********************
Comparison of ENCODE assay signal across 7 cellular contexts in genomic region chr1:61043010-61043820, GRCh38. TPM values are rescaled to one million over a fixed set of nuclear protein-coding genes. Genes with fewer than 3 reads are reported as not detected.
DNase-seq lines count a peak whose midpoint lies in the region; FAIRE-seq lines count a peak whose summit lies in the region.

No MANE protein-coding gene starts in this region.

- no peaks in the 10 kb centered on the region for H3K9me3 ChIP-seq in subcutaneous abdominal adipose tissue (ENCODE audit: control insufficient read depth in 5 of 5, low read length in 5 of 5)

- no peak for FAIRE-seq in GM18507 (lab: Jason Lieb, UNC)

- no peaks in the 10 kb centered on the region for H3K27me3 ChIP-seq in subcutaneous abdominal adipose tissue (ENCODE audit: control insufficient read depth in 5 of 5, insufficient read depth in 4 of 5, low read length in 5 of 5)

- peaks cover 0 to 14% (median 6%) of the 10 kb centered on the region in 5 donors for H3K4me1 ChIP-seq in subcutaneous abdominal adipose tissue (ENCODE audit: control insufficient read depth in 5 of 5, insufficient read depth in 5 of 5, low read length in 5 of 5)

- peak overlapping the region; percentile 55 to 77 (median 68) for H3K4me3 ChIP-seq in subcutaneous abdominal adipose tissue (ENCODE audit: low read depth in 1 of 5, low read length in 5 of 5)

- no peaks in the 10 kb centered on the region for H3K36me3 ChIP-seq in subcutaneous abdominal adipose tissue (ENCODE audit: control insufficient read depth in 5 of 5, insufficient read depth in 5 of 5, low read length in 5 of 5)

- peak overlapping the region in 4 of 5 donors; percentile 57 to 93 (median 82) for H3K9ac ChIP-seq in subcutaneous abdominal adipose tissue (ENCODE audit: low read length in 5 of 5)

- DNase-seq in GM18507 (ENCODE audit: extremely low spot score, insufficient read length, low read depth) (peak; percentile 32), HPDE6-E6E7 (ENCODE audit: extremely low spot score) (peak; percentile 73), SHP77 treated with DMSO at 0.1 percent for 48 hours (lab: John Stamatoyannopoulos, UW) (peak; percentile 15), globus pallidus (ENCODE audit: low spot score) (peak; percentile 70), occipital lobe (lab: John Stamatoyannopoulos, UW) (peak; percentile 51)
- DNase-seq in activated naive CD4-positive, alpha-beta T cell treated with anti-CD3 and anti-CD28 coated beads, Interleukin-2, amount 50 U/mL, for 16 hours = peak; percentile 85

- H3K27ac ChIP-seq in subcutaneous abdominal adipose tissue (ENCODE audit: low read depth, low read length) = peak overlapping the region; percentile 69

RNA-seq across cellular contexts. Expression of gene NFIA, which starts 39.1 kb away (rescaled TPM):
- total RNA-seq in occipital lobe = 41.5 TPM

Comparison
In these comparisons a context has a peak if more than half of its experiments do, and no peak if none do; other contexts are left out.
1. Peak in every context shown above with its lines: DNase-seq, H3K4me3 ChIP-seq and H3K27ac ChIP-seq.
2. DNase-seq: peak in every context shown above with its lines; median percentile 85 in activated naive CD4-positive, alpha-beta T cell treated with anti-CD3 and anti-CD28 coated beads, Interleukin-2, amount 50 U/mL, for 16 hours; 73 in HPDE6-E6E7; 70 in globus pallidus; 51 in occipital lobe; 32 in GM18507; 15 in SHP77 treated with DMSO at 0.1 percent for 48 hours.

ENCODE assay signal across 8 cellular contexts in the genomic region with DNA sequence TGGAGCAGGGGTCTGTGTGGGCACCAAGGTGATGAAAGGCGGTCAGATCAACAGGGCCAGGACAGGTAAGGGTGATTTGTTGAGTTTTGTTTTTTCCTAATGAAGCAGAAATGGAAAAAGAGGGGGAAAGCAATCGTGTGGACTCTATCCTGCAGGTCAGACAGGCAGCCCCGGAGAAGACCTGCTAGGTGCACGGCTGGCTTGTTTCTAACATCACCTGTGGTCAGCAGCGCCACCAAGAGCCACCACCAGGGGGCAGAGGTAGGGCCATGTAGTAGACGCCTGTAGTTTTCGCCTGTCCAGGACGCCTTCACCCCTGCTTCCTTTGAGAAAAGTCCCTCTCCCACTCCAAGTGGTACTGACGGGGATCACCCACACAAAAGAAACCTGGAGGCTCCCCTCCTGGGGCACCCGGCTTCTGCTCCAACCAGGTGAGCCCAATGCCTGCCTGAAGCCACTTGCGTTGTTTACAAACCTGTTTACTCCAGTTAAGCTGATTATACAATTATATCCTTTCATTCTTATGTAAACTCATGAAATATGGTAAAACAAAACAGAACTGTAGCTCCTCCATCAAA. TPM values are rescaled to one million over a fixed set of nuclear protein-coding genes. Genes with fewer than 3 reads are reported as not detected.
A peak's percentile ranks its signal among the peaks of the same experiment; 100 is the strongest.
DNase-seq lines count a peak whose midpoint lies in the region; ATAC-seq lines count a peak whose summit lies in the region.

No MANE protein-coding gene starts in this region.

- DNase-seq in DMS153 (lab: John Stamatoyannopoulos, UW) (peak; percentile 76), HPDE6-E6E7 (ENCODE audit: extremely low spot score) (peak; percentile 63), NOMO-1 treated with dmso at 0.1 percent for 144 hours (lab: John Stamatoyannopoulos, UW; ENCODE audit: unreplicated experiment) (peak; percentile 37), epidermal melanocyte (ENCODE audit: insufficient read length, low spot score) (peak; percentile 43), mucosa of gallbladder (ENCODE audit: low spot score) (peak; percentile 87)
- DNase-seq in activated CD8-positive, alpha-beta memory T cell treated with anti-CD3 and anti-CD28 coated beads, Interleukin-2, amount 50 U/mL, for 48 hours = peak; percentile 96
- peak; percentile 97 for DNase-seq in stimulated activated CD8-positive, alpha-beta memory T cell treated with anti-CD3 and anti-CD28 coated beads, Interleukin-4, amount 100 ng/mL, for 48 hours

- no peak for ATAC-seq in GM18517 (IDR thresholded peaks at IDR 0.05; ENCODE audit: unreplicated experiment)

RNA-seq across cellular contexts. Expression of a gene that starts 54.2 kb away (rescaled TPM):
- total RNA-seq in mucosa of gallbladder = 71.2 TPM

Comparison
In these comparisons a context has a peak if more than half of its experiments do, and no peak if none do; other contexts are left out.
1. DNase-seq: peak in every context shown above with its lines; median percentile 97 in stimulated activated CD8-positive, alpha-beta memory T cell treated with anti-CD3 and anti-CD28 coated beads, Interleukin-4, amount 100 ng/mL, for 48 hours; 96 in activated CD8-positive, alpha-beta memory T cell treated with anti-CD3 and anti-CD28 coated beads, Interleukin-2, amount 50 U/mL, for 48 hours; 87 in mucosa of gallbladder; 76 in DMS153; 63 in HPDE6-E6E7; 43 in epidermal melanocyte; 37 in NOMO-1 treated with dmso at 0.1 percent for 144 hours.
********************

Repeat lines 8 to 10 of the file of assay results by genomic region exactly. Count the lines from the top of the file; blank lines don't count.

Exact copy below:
- peak overlapping the region; percentile 55 to 77 (median 68) for H3K4me3 ChIP-seq in subcutaneous abdominal adipose tissue (ENCODE audit: low read depth in 1 of 5, low read length in 5 of 5)

- no peaks in the 10 kb centered on the region for H3K36me3 ChIP-seq in subcutaneous abdominal adipose tissue (ENCODE audit: control insufficient read depth in 5 of 5, insufficient read depth in 5 of 5, low read length in 5 of 5)

- peak overlapping the region in 4 of 5 donors; percentile 57 to 93 (median 82) for H3K9ac ChIP-seq in subcutaneous abdominal adipose tissue (ENCODE audit: low read length in 5 of 5)